Valerie took a sip and almost gagged. The soup wasn’t bad. Her stomach was.

“If you don’t like this, Pima knows how to make pancakes. He’s real smart. He says he’ll teach me how to take care of myself.”

Can he teach you how to shut the fuck up?” she screamed.

Reggie took his soup outside.

God, everything was Pima now. Pima knew where to get the best value out of their foodstamps. Pima knew how to fix the rabbit ears on their loaner TV. Pima knew that Reggie needed shots before he started school next year. Pima said that Dave was more trouble than he was worth, and might bring bad things if he kept coming by.

She was getting sick and fucking tired of Pima.

Valerie was rattling around the stove one day. The last burner had called it quits, so she took a pipe cleaner and some soda water to the line to try and clear it. Her phone buzzed, so she smoothed the hair from her ears and tried to speak like she wasn’t sweaty and frazzled.

“Hello, lover,” she purred.

“Who is this?” asked an unfamiliar male voice.

Valerie shrieked and clapped the phone shut. Thank god it was just a shitty burner model. She immediately opened the back and ripped out its guts.

“Reggie?” she called, fiddling with the stove knobs, “baby, we gotta go.” She turned them too much one way, then the other. “Now.”

“Pima says no.”

Valerie looked around. She was the most lucid she had been in days, and still she couldn’t discern where his voice came from.

“Baby, uncle Dave got into some bad trouble. We need to leave now.”

“Pima says that Dave brought his own trouble.” Reggie’s voice was monotone and hesitated in odd places, as if he was only repeating something he half-understood. “He said that it was only a matter of time before Dave got caught, and hurrying it along wasn’t wrong. He said that Dave would have a trunk full of bad things while he was at home today. He said the police would be happy to know that.”

The red rolled in like a tidal wave, swamping Valerie’s reason.

“You fucking little fucking shit!” she screamed. The club soda hit the floor and bounced, gushing all over her. “I’m gonna fucking kill you!”

She tore through the trailer, trashing any little space she thought he might hide in. She punched the hamper, and wailed on the shower curtain with Dave’s baseball bat. It was only by chance that she looked up and saw a flash of Reggie’s sunshine-yellow shirt out the window. Valerie bodyslammed the trailer door, falling painfully to the gravel as her son ran away. Getting to her knees was agony. She stumbled after him, chasing him, screaming at him that she was going to kill him. Her energy drained quickly and she was reduced to shuffling and calling out half-hearted curses as the bat dropped from her grasp.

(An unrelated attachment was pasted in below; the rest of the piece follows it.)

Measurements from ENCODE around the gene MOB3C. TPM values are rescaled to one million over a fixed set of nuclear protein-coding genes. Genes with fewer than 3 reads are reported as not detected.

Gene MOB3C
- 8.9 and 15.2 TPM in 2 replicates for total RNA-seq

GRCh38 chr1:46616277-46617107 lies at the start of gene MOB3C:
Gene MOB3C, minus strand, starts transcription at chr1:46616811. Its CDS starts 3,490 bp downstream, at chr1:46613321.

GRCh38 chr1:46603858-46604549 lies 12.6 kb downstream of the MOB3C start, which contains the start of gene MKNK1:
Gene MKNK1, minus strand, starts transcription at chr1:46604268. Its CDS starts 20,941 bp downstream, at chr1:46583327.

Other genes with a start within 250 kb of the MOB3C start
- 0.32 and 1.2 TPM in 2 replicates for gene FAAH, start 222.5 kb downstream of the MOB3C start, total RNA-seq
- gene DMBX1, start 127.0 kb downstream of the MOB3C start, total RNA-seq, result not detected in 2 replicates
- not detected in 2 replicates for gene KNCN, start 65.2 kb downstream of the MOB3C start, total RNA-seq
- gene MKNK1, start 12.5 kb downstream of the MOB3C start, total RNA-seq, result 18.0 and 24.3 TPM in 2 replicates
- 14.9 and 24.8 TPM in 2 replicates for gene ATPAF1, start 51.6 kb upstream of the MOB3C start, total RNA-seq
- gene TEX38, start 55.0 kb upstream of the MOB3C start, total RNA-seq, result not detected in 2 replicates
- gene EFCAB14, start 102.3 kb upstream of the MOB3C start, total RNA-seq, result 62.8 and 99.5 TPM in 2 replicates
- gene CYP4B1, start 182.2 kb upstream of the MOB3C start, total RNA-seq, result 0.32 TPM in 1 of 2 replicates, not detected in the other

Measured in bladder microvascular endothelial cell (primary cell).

The trees around the trailer park were littered with trash from homeless camps, too many places for a little boy to hide. Valerie collapsed on an abandoned mattress surrounded by garbage, breath sobbing out of her. She held her throbbing head in her forearms and rested it on her knees.

After a while she heard the sounds of worn tennis shoes on dead, dry grass.

“Pima says we can go back now.”

Valerie waited until he was too close before lunging at him. He cried out. She dug her nails into the back of his neck as she dragged him, promising all sorts of terrors that awaited him once they got back to the trailer.

What could she do? Mom had promised to call the cops the next time Valerie even set foot on her lawn. Uncle Hank would want a little touchy-touchy before she could stay, and even then there was no guarantee he wouldn’t sic the cops on her once he was done.

Valerie sucked on a lock of hair that had landed in her gasping mouth. God, she just needed a little. Then she could think straight.

They would get in the car, she decided as the trailer drifted back in sight, and just drive. They could work out the how’s and why’s later. She just needed to escape.

Valerie slammed Reggie into the car door. “Now you wait here, godammit. One step and I’ll leave you somewhere and never come back.”

Reggie nodded, dabbing at tears with the hem of his shirt.

“Good.” She nodded and stalked to the trailer. “And just for all that trouble, we’re leaving Jerry giraffe and your penguin here.”

The kid was silent, like the threat didn’t even mean anything.

Valerie opened the door. “I mean it, you little turd. You can’t get any of your animals to bring with us. You’re staying out there.”

“Oh, that’s okay.” Reggie called as she  fumbled for the light switch. “Pima knew you would go first.”

The switch clicked on, and the gas that had been filling the trailer exploded.